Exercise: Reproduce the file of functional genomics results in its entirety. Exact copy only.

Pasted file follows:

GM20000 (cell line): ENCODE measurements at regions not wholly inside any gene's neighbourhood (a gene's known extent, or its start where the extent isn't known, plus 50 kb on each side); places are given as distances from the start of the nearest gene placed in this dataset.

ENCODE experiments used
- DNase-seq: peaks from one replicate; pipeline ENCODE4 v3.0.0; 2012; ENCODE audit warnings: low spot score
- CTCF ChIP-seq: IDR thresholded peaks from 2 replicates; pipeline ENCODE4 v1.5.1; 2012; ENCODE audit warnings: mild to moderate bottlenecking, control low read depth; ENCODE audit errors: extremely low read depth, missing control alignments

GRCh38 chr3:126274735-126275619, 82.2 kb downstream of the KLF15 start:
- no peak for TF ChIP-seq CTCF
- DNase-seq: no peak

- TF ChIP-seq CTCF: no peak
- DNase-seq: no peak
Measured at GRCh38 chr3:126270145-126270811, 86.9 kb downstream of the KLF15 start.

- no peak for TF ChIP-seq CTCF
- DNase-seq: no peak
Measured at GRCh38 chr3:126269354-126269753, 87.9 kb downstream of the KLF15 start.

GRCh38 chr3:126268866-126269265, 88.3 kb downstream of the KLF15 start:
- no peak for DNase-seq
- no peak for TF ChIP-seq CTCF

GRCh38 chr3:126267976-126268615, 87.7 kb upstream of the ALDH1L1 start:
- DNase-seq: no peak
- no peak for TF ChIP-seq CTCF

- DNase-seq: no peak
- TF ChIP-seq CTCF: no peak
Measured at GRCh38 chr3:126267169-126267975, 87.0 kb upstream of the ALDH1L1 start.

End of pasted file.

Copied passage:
GM20000 (cell line): ENCODE measurements at regions not wholly inside any gene's neighbourhood (a gene's known extent, or its start where the extent isn't known, plus 50 kb on each side); places are given as distances from the start of the nearest gene placed in this dataset.

ENCODE experiments used
- DNase-seq: peaks from one replicate; pipeline ENCODE4 v3.0.0; 2012; ENCODE audit warnings: low spot score
- CTCF ChIP-seq: IDR thresholded peaks from 2 replicates; pipeline ENCODE4 v1.5.1; 2012; ENCODE audit warnings: mild to moderate bottlenecking, control low read depth; ENCODE audit errors: extremely low read depth, missing control alignments

GRCh38 chr3:126274735-126275619, 82.2 kb downstream of the KLF15 start:
- no peak for TF ChIP-seq CTCF
- DNase-seq: no peak

- TF ChIP-seq CTCF: no peak
- DNase-seq: no peak
Measured at GRCh38 chr3:126270145-126270811, 86.9 kb downstream of the KLF15 start.

- no peak for TF ChIP-seq CTCF
- DNase-seq: no peak
Measured at GRCh38 chr3:126269354-126269753, 87.9 kb downstream of the KLF15 start.

GRCh38 chr3:126268866-126269265, 88.3 kb downstream of the KLF15 start:
- no peak for DNase-seq
- no peak for TF ChIP-seq CTCF

GRCh38 chr3:126267976-126268615, 87.7 kb upstream of the ALDH1L1 start:
- DNase-seq: no peak
- no peak for TF ChIP-seq CTCF

- DNase-seq: no peak
- TF ChIP-seq CTCF: no peak
Measured at GRCh38 chr3:126267169-126267975, 87.0 kb upstream of the ALDH1L1 start.